Syndication Ratings: Syndies Slow Down at Sweep's End

Top talkers manage to climb year to year
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Like their network counterparts, the majority of syndicated shows were flat to slightly lower in the 2014 November sweep.

Talk was a bright spot, however, with four of the top six up in household ratings, one even and one slightly down: Warner Bros.’ Ellen.

At the top of the list, CBS Television Distribution’s Dr. Phil solidified his position as talk’s dominant force, winning its ninth major sweep in a row with a 3.5 household average, according to Nielsen Media Research. That was up 3% from last year and the show’s strongest November sweep performance since 2008. Phil also was the highest-rated talker among women 25-54 with a 1.8.

Ellen came next in the demo at a 1.7, although the show was down 3% in households from last year to a third-place 2.9. Ellen was followed by Disney-ABC’s Live with Kelly and Michael at a 1.6. In households, Live had its best November in three years, since Regis Philbin bid farewell in 2011. Live climbed 7% from last year to a 3.1 household sweep average.

NBCUniversal’s Maury held steady at a 2.1. NBCU’s Steve Harvey, in its third year, scored its biggest November sweep yet, improving 6% to a 1.9.

Debmar-Mercury’s Wendy Williams rose 14% to a November sweep high 1.6. NBCU’s Steve Wilkos gained 7% to a 1.5, matching its previous best November sweep mark and tying Sony Pictures Television’s Dr. Oz. Dr. Oz slipped 32%, mainly due to the loss of numerous secondary runs and time period downgrades, landing at a 1.5. On the bright side, Oz’s ratings climbed 7% from last November on stations in top-20 markets where the show’s time slot remained the same.

CTD’s Rachael Ray receded 7% to a 1.4, but outperformed last year in top markets, finishing first in Los Angeles at KABC at 1 p.m., and giving WABC New York its highest November ratings in five years at 10 a.m. Ray also finished the sweep with a new season-high 1.6 in the week ending November 30.

NBCU’s Jerry Springer was steady at a 1.3. SPT’s Queen Latifah held firm at a 1.1, despite nearing the end of its run. CTD’s The Doctors, with weaker time periods in some markets, relinquished 8% to a 1.1, but ended the sweep on a high note, hitting a new season best 1.2 in the final week of the survey period. Further back, Meredith’s The Better Show was unchanged at a 0.2.

Elsewhere in daytime, most courts dropped a bit. TV’s top jurist, CTD’s Judge Judy was off, backtracking 4% from series record numbers in November 2013 to a 7.2, but only one-tenth of a point behind CTD’s Wheel of Fortune for overall first place in the sweep. Warner Bros.’ People’s Court dropped 6% to a 1.7. Twentieth’s Divorce Court also sagged 6% to a 1.5. Warner Bros.’ Judge Mathis tumbled 13% to a 1.4, while MGM’s Lauren Lake’s Paternity Court spurted 30% to a 1.3.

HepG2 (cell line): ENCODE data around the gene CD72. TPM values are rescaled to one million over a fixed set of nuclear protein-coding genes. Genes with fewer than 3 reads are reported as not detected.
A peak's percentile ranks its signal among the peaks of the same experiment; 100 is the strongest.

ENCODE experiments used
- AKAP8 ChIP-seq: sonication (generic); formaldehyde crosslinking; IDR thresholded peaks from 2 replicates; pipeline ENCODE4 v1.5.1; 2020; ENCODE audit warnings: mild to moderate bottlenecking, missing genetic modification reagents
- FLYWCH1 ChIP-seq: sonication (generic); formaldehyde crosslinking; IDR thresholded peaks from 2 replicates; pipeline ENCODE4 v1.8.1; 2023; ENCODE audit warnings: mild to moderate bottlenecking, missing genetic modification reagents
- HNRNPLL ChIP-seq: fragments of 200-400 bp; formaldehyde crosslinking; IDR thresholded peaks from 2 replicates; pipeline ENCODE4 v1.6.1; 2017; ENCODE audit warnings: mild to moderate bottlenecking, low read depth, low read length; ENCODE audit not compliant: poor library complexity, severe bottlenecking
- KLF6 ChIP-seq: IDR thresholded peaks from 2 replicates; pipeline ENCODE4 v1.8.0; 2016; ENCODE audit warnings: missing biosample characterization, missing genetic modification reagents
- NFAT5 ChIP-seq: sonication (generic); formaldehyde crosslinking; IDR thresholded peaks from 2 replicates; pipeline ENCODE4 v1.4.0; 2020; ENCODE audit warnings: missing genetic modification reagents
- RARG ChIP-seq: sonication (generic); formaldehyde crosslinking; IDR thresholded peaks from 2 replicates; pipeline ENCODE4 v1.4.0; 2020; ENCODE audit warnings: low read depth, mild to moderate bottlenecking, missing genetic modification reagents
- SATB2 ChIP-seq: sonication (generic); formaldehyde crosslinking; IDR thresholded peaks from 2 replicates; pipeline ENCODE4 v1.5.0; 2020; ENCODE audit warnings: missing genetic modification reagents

Among the first-run rookies, CTD’s Hot Bench remained hot in households, averaging a 1.7 for the sweep, up 31% from its September premiere. Debmar-Mercury’s Celebrity Name Game, which has access clearances in several top 30 markets, posted a 1.3, followed by NBCU’s already renewed Meredith Vieira at a 1.2, Warner Bros.’ The Real at a 1.0 and Trifecta’s Judge Faith at a 0.7.

Among women 25-54, Hot Bench finished in first place with a 0.8 demo rating. Celebrity Name Game followed with a 0.7, tying The Real. Meredith was right behind at a 0.6, while Trifecta’s Judge Faith trailed with a 0.3.

Among game shows, the biggest gainer was Debmar-Mercury's Steve Harvey-hosted Family Feud, which leaped 19% from last November to a 6.2. CTD’s leader Wheel of Fortune fell 1% to a 7.3. CTD’s Jeopardy! jumped 6% to a 6.9, while Disney-ABC’s Who Wants to be a Millionaire faded 10% to a 1.9.

Elsewhere, MGM’s video variety show RightThisMinute with many more clearances this November than last, ballooned 55% to a 1.7.

CTD’s Entertainment Tonight was tops for the 96th sweep in a row, dating back 24 years, despite easing 8% from last November to a 3.6. CTD’s Inside Edition climbed 7% to a 3.2. Warner Bros.’ TMZ and NBCU’s Access Hollywood both held steady at a 1.9 and 1.8, respectively. Warner Bros.’ Extra was off 12% to a 1.5, thanks to heavy preemptions for football, news reports and holiday programming. CTD’s The Insider dropped 13% to a 1.3.

Rounding out the category, Twentieth’s Dish Nation climbed 11% to a 1.0, while Trifecta’s OK! TV was flat at a 0.2.

In off-net syndication, top sitcoms all were down except Twentieth’s How I Met Your Mother, which improved 19% from last November to a 2.5 in its fifth season in syndication, and SPT’s long-running Seinfeld, which strengthened 6% to a 1.8 in its 20th year. Warner Bros.’ highest-rated laffer, The Big Bang Theory, dipped 3% to a 6.1 in its fourth season in off-net syndication. Twentieth’s Modern Family declined 13% to a 4.1 in year two. Warner Bros.’ Two and a Half Men, which is in its last season on CBS, sank 19% to a 3.0 in year eight. Twentieth’s Family Guy also in year eight gave back 17% to a 2.5, tying How I Met Your Mother. Warner Bros.’ rookie Mike & Molly averaged a 2.2 in its first sweep. Twentieth’s The Cleveland Show slumped 20% to a 1.6 in year two. Warner Bros.’ The Middle, also in its second season, fell 7% to a 1.4, tying Twentieth’s King of the Hill, which deteriorated 22% to a 1.4 in year 14.

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